Cambodian cuisine is normally simple yet wholesome. It is generally very reasonably priced except in the most upmarket restaurants.
Typical Cambodian fare includes rice, fresh vegetables, fruits and meat. Thanks to the country being cut in two by the Mekong River, and hence the number of people who rely on its bounty for their subsistence, freshly caught fish are another common item on the menu in Cambodian cafes and restaurants. Generally the foods are quite healthy, if plain to some people’s tastes.
What is interesting is that some French influence on food can still be felt all these years later. As an example you may be served a traditional Cambodian curry, together with a French baguette to dip in it.
Whilst thousands of people visit Cambodia each year without incident it should be mentioned that Cambodia is far from the safest country you will ever visit. For one, it is still considered one of the most corrupt countries in the world, where “back handers” may be requested by officials completing paperwork on your behalf. Stories of expats finding police stations closed or emergency telephone calls unanswered are also all too frequent. It is why it is so important to purchase travel insurance when travelling abroad.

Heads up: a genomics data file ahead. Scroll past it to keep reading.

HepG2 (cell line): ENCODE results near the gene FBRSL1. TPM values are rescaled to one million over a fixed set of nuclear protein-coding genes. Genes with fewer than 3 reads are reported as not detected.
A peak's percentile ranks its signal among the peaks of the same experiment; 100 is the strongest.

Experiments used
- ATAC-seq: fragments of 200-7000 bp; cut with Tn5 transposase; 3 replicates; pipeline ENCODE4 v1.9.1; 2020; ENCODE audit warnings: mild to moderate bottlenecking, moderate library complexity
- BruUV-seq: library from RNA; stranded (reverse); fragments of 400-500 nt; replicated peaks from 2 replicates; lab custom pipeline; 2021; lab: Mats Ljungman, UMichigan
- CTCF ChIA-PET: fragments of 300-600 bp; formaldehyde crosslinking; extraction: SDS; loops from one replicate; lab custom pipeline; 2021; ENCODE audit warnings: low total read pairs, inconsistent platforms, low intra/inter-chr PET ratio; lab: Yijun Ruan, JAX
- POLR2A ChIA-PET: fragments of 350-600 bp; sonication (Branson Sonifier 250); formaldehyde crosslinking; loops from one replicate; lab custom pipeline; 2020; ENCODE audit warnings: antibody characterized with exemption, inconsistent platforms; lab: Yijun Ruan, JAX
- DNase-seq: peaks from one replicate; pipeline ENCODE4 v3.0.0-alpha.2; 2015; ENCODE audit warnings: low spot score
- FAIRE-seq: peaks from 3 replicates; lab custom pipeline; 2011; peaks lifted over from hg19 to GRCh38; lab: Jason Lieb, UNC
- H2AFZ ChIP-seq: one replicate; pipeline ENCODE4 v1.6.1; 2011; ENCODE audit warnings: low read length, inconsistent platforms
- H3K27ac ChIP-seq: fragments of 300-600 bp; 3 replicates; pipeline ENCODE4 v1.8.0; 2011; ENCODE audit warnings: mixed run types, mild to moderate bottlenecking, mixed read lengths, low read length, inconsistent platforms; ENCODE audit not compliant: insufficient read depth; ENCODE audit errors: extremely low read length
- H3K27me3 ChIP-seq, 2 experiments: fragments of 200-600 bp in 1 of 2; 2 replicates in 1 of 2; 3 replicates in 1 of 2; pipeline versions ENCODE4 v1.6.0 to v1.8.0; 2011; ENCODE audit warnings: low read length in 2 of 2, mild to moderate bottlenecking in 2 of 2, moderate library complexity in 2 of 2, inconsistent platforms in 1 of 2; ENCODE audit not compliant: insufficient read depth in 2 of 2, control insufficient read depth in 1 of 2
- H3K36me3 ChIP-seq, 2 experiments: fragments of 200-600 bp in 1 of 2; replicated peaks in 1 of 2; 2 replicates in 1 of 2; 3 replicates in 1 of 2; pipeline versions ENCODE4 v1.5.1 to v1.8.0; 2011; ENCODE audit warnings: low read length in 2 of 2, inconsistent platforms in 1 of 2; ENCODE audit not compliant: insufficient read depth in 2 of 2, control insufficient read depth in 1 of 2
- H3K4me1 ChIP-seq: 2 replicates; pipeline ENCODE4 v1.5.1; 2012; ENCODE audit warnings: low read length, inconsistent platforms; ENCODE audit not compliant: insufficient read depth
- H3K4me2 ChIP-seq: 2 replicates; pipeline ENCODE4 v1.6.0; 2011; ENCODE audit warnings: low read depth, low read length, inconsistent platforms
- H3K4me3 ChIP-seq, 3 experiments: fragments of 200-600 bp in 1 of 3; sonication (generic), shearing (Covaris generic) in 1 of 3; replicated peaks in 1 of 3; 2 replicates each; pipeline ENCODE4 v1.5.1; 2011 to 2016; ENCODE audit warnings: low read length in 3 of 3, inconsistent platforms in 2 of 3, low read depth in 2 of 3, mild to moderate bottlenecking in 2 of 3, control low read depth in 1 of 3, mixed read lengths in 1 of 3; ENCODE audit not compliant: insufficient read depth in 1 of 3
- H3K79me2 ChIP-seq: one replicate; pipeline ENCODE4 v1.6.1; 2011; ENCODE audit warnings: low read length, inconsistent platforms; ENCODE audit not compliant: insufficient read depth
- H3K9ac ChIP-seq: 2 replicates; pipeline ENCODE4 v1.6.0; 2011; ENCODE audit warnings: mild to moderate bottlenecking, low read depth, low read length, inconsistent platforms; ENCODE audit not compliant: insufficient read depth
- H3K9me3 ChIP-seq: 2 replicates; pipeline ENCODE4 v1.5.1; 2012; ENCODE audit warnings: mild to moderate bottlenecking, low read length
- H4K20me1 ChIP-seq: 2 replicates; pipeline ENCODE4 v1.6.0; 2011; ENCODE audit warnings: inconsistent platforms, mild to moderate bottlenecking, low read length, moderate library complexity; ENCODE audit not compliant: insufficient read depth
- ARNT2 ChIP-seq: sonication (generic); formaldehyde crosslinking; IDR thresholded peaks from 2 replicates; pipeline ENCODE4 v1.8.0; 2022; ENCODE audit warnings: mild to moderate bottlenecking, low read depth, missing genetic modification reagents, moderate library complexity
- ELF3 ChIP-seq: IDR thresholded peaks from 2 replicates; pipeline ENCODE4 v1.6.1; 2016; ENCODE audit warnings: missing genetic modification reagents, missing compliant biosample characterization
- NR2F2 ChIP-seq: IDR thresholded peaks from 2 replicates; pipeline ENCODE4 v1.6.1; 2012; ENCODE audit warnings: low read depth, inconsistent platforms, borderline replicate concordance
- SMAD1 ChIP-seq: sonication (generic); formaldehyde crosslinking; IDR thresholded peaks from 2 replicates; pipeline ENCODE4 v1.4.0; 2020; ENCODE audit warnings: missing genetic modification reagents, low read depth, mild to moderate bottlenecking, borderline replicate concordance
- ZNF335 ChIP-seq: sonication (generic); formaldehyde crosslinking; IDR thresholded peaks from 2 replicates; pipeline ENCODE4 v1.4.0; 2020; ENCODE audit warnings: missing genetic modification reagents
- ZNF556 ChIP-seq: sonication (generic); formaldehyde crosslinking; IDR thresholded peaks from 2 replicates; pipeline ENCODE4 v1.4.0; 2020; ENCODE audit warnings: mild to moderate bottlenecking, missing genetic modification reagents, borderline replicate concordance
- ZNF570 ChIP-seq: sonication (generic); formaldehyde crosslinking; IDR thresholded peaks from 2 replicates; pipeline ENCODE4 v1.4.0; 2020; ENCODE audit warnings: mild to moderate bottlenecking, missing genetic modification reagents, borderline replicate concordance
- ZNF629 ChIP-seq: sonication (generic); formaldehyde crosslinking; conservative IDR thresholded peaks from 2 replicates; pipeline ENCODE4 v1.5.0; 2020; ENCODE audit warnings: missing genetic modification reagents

Petty theft is sadly rather common, especially around Phnom Penh. Whilst pick-pocketing does occur, the most common source of theft at present involves bag snatches. It is not uncommon for motorcyclists riding past to snatch bags straight from tourists and drive off with them. The chances of recovering your belongings or catching the culprit are slim so take great care with baggage. Whenever possible leave valuables locked away at home rather than carrying them around with you.
While the problem of unexploded land mines and bombs has been mentioned, it is worth further underlining that health and safety in Cambodia rarely measures up to Western standards. Accidents from poorly-maintaining machinery or equipment is unfortunately rather commonplace. In terms of renting vehicles or visiting tourist destinations you are encouraged to use only reputable suppliers and to do your own due diligence before taking unnecessary risks.
Be aware that the monsoon season can see sudden, torrential downpours. These can not only wash away roads and footpaths but also reveal new landmines and lead to flash flooding. Take precautions if travelling in the wet season so as to remain as safe as possible.